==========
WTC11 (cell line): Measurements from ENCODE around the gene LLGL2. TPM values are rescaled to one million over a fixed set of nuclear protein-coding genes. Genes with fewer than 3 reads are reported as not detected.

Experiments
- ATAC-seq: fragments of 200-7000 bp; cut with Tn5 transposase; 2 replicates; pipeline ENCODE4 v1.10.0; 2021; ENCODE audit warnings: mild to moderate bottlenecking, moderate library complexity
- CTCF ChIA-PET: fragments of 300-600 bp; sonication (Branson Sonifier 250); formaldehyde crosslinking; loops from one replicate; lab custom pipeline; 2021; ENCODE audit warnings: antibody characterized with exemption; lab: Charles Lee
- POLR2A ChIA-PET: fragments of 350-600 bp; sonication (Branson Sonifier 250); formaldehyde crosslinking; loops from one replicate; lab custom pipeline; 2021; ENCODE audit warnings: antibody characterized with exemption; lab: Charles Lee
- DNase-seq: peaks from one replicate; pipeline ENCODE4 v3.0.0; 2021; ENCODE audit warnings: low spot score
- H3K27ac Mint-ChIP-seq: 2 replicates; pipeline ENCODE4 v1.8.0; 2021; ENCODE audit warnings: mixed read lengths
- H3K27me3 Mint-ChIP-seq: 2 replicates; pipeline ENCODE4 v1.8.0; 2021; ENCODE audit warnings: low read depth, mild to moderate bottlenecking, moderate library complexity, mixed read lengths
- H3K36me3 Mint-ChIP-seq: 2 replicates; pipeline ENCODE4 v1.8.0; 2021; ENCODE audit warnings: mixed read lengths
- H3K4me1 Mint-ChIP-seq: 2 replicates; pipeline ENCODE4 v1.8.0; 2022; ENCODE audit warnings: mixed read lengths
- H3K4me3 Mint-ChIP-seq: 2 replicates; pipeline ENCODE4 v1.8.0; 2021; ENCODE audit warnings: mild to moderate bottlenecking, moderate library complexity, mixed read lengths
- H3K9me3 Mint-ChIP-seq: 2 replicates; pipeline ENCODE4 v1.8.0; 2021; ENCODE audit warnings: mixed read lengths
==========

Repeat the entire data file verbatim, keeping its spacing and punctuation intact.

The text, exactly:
WTC11 (cell line): Measurements from ENCODE around the gene LLGL2. TPM values are rescaled to one million over a fixed set of nuclear protein-coding genes. Genes with fewer than 3 reads are reported as not detected.

Experiments
- ATAC-seq: fragments of 200-7000 bp; cut with Tn5 transposase; 2 replicates; pipeline ENCODE4 v1.10.0; 2021; ENCODE audit warnings: mild to moderate bottlenecking, moderate library complexity
- CTCF ChIA-PET: fragments of 300-600 bp; sonication (Branson Sonifier 250); formaldehyde crosslinking; loops from one replicate; lab custom pipeline; 2021; ENCODE audit warnings: antibody characterized with exemption; lab: Charles Lee
- POLR2A ChIA-PET: fragments of 350-600 bp; sonication (Branson Sonifier 250); formaldehyde crosslinking; loops from one replicate; lab custom pipeline; 2021; ENCODE audit warnings: antibody characterized with exemption; lab: Charles Lee
- DNase-seq: peaks from one replicate; pipeline ENCODE4 v3.0.0; 2021; ENCODE audit warnings: low spot score
- H3K27ac Mint-ChIP-seq: 2 replicates; pipeline ENCODE4 v1.8.0; 2021; ENCODE audit warnings: mixed read lengths
- H3K27me3 Mint-ChIP-seq: 2 replicates; pipeline ENCODE4 v1.8.0; 2021; ENCODE audit warnings: low read depth, mild to moderate bottlenecking, moderate library complexity, mixed read lengths
- H3K36me3 Mint-ChIP-seq: 2 replicates; pipeline ENCODE4 v1.8.0; 2021; ENCODE audit warnings: mixed read lengths
- H3K4me1 Mint-ChIP-seq: 2 replicates; pipeline ENCODE4 v1.8.0; 2022; ENCODE audit warnings: mixed read lengths
- H3K4me3 Mint-ChIP-seq: 2 replicates; pipeline ENCODE4 v1.8.0; 2021; ENCODE audit warnings: mild to moderate bottlenecking, moderate library complexity, mixed read lengths
- H3K9me3 Mint-ChIP-seq: 2 replicates; pipeline ENCODE4 v1.8.0; 2021; ENCODE audit warnings: mixed read lengths